Usually, we would watch the yearly fireworks as a family, and that meant a trip to the midway. The midway was the location of the rides and carnival games. We spent more time watching than playing there, but the lights and action were fun to see. You could feel the wind whipping from rushing rides, hear balloons popping from darts, and smell French fries. At our family trip to the Midway, Mom and Dad, or my older siblings, would slip us a few dollars and we would play some skee-ball for 10 cents a game back in the day. We would also play a ping pong ball toss game. For a dollar or two, you would get a basket full of ping pong balls, enough for all of us to take many turns. The objective of the game was to throw the ping pong balls into a narrow-rimmed cup. Most did not make it and fell to the wayside. Like many carnival games, the odds weren’t really in our favor to win the big prizes. The balls would hit the rims of the cup and bounce off but most years, one or two of us would manage to get a ball in a small prize cup. The small prize was always a goldfish in a plastic bag.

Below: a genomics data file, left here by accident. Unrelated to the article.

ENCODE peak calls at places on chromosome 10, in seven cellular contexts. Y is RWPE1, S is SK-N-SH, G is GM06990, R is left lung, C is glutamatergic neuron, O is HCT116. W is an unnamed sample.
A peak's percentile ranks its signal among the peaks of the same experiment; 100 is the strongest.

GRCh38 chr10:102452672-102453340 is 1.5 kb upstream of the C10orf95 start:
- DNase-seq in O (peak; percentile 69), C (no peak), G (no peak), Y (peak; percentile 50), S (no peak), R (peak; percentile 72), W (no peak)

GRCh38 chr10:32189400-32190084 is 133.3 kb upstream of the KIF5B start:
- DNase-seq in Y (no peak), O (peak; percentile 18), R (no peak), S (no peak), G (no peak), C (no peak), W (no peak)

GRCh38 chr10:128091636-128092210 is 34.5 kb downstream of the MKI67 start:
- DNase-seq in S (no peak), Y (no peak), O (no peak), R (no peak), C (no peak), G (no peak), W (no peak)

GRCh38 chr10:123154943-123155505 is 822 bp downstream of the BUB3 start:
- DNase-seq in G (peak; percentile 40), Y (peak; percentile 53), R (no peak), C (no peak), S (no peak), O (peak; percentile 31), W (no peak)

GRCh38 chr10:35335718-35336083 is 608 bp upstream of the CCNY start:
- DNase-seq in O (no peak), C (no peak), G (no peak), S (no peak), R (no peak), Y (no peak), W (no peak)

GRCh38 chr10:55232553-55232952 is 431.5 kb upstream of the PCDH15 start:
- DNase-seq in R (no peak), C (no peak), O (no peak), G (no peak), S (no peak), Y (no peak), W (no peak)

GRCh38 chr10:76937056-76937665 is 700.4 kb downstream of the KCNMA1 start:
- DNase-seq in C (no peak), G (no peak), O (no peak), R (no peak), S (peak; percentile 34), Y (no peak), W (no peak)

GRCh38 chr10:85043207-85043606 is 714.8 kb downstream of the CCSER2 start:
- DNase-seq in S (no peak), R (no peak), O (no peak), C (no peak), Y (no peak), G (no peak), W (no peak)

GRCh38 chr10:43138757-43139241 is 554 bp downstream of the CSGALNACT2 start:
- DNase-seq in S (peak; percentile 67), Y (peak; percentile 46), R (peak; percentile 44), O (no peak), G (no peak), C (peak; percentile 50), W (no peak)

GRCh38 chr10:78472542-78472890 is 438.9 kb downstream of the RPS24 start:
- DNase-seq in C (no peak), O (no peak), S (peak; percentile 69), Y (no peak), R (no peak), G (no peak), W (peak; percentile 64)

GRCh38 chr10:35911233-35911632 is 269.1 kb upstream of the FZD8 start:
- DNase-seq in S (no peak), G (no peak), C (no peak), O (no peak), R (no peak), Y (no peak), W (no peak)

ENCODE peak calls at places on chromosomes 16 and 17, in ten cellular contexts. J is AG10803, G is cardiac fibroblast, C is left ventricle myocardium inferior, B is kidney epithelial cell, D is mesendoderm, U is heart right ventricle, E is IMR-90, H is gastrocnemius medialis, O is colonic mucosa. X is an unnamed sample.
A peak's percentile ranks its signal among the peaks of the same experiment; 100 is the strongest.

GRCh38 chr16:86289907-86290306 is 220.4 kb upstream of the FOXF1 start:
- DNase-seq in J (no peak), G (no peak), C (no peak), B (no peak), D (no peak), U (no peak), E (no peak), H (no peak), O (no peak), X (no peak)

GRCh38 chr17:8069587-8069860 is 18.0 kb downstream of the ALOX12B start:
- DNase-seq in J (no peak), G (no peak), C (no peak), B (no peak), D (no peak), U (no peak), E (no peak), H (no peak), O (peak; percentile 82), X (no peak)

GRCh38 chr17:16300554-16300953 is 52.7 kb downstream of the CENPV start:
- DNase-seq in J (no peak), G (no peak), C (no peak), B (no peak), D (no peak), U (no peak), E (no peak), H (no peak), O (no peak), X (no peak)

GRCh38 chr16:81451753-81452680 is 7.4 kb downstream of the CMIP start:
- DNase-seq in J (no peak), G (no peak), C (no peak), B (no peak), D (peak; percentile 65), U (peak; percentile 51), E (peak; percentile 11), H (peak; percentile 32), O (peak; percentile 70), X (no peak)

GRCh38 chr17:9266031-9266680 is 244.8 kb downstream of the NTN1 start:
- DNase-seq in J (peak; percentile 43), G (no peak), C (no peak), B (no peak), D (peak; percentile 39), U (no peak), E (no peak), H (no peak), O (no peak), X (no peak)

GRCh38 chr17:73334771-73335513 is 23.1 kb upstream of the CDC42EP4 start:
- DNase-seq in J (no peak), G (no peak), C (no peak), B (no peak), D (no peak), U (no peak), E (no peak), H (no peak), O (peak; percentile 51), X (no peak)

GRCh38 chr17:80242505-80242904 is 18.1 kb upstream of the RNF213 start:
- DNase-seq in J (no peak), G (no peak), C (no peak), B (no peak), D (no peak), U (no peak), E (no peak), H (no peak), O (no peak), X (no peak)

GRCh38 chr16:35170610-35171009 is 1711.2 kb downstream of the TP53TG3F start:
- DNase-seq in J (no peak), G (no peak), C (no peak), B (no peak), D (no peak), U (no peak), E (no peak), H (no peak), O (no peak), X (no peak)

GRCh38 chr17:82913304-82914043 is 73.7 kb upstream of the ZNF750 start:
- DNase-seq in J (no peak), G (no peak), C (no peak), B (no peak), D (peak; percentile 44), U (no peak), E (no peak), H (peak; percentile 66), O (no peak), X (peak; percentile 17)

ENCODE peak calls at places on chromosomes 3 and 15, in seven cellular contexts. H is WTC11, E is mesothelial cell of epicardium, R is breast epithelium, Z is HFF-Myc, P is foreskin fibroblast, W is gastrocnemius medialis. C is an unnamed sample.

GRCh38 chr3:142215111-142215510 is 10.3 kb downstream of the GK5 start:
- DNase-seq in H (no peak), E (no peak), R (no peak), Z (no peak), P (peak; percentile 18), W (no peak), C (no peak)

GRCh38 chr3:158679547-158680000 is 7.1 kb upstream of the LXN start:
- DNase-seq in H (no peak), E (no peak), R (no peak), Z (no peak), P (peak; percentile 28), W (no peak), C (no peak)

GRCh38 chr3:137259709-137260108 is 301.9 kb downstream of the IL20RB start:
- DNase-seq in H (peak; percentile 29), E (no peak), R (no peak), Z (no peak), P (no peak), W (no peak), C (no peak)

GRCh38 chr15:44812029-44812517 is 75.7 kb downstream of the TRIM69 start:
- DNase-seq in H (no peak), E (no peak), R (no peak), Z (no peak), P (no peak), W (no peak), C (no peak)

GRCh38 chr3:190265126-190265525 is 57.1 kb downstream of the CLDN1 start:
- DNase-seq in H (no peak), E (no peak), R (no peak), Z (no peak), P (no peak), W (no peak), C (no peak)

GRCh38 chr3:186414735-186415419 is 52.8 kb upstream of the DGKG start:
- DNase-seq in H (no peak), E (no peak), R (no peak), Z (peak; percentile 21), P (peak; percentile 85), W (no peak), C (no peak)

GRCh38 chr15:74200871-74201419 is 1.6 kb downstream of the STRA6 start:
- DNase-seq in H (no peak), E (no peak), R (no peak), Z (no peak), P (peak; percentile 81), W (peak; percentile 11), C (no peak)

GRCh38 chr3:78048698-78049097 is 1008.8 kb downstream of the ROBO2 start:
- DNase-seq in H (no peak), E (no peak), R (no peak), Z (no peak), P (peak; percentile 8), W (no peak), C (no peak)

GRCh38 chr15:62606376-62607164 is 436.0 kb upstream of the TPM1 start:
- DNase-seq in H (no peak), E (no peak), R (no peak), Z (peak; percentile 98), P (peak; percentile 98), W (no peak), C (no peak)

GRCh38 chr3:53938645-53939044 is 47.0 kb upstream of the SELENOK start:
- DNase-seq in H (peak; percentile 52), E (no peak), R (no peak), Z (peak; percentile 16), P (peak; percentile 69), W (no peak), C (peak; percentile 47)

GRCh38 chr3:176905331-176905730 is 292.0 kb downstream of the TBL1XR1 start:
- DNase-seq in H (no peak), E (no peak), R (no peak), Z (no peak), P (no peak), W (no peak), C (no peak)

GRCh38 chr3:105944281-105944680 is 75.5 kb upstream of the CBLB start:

Whoever won the fish got to name it and it was theirs but we were all excited no matter who won. Throughout the evening, the fish would be thoroughly examined before being brought home. The fishbowl full of water would already be prepared and fishfood ready to be sprinkled. No matter what we did though, no matter what we tried, no fish ever lasted more than a few days. Most had gone belly up overnight. This meant that the fishbowl sat empty for most of the year. It sat empty until the fair rolled back into town. The empty fishbowl resided on a shelf across from my seat at the dinner table. I’d look at it longingly. It was a sign of death and failure. A source of discomfort. A wound for a child who mourned the loss of fish barely known and hardly attached. The empty fishbowl was a sign of death; yet, by grace it was also something else. It was also something more.